High fat diets and performance are an interesting and much debated topic. Firstly, from looking at various sources, performance in endurance activities of high intensities will generally be more successful if glycogen stores are full (Goedecke, & Havemann, 2008). Therefore, although a diet consisting almost purely of fat will be completely sufficient in submaximal conditions, performance will be hampered at high intensities if resting glycogen stores are not full, and doubly hampered if the individual has not adapted to the high fat diet (Phinney, 2004). Carbohydrate loading, long seen as crucial to performance, has now been shown to be unnecessary, as an increase in carbohydrates one day prior to an event can super-compensate muscle glycogen stores adequately (Goedecke, & Havemann, 2008). However, fat loading is now seen as a new approach, as a diet high in fat for 5 to 10 days, followed by a day of high carbohydrate intake seems to be associated with higher rates of fat oxidation, as well as the ability to draw on glucose stores as intensity rises. This is described as the train low, race high theory. A number of studies have been done on high performance athletes and high fat diets. One study looked at high fat diets versus habitual diets prior to carbohydrate loading on cycling time trial performances. It was found that the high fat diet trial increased total fat oxidation, and reduced carbohydrate oxidation but did not alter plasma glucose concentrations during exercise. Also, muscle glycogen and lactate oxidation were lower in the high fat trial. The high fat diet was also associated with improved time trial performances (Lambert, Goedecke, van Zyl, Murphy, Hawley, Dennis, & Noakes, 2001). Another study using trained cyclists on either high fat or high carbohydrate diets demonstrated that there was enhanced endurance during moderate intensity exercise as well as lowered RER values and decreased carbohydrate oxidation in the high fat diet group. Also, there was unimpaired performance at high intensities, and the rates of muscle glycogen utilization were similar despite lower initial muscle glycogen stores (Lambert, Speechly, Dennis, Noakes, 1994).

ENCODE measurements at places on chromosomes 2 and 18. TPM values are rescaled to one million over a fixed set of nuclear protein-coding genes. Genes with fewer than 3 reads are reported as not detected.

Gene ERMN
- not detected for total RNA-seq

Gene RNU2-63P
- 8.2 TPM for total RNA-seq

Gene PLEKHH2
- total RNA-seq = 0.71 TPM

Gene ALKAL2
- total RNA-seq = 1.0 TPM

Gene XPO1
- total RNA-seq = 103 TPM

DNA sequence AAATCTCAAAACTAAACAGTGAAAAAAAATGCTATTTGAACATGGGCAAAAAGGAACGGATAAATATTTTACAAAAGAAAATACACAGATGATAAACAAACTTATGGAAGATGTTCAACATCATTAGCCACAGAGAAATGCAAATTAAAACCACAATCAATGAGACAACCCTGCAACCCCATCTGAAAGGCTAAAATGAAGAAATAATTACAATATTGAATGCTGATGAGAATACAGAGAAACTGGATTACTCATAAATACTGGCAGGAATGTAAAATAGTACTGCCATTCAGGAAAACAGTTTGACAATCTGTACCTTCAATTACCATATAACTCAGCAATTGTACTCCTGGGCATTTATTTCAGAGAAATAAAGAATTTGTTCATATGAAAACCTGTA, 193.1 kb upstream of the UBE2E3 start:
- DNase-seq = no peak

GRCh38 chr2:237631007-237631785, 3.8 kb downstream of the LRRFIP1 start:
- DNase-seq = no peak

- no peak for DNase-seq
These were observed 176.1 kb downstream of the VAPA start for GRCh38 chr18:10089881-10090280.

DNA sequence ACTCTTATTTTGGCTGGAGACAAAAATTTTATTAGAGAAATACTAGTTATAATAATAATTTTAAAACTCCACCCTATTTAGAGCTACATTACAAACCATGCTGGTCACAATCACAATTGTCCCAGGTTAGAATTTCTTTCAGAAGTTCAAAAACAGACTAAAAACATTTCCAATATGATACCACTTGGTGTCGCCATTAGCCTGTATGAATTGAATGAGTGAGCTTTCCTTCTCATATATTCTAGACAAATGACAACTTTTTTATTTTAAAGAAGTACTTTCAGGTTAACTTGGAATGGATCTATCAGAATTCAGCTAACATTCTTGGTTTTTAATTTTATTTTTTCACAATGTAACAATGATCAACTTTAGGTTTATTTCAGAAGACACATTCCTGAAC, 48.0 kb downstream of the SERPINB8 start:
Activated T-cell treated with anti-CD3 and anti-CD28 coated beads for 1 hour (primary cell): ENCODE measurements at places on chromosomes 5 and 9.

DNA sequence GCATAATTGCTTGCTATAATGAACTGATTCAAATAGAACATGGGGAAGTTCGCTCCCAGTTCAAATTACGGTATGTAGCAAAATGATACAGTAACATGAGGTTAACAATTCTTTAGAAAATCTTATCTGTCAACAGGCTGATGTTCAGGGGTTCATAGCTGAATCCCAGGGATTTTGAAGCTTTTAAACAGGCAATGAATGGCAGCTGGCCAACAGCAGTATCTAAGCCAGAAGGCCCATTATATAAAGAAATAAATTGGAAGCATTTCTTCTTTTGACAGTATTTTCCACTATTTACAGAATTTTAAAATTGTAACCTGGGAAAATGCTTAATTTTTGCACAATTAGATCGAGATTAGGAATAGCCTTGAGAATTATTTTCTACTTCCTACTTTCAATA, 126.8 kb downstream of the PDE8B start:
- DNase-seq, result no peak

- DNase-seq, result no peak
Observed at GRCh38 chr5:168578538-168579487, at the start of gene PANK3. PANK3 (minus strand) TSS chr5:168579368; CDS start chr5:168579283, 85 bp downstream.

All in all it appears as though a high (in healthy) fat diet along with training can help to decrease RER and aid in fat oxidation during exercise, thus diminishing the chances of “hitting the wall”.


Goedecke, J. H., Gibson, A. S. C., Grobler, L., Collins, M., Noakes, T. D., & Lambert, E. V. (2000). Determinants of the variability in respiratory exchange ratio at rest and during exercise in trained athletes. American Journal of Physiology-Endocrinology and Metabolism, 279, E1325-E1334.
Goedecke, J. H., & Havemann, L. (2008). Fat as fuel during exercise. Continuing Medical Education Journal, 26(7), 347-349.
Jeukendrup, A. E. (2003). Modulation of carbohydrate and fat utilization by diet, exercise and environment. Biochemical Society Transactions, 31(6), 1270-1273.
Lambert, E. V., Goedecke, J. H., van Zyle, C., Murphy, K., Hawley, J. A., Dennis, S. C., & Noakes, T. D. (2001). High fat diet versus habitual diet prior to carbohydrate loading: effects of exercise metabolism and cycling performance. International Journal of Sport Nutrition Exercise and Metabolism, 11(2), 209-225.
Lambert, E. V., Speechly, D. P., Dennis, S. C., & Noakes, T. D. (1994). Enhanced endurance in trained cyclists during moderate intensity exercise following 2 weeks adaptation to a high fat diet. European Journal of Applied Physiology and Occupational Physiology, 69, 287-293.
McCafferty, S. P. (2011). Methods to optimize substrate utilization during endurance performance. Glasgow Theses Services.
Nybo, L., Pederson, K., Christensen, B., Aagaard, P., Brandt, N., & Kiens, B. (2009). Acta Physiologica, 197(2), 117-127.
Toubro, S., Sorenson, T. I. A., Hindsberger, C., Christensen, N. J., & Astrup, A. (1998). Twenty-four-hour respiratory quotient : The role of diet and familial resemblance. Journal of Clinical Endocrinology and Metabolism, 83(8), 2758-2764.
Zurlo, F., Lillioja, S., Esposito-Del Puente, A., Nyomba, B. L., Raz, I., Saad, M. F., Swindburg, B. A., Knowler, W. C., Bogardus, C., & Ravussin, E. (1990). Low ratio of fat to carbohydrate oxidation as predictor of weight gain: Study of 24-h RQ. American Journal of Physiology-Endocrinology and Metabolism, 259(5), E650-E657.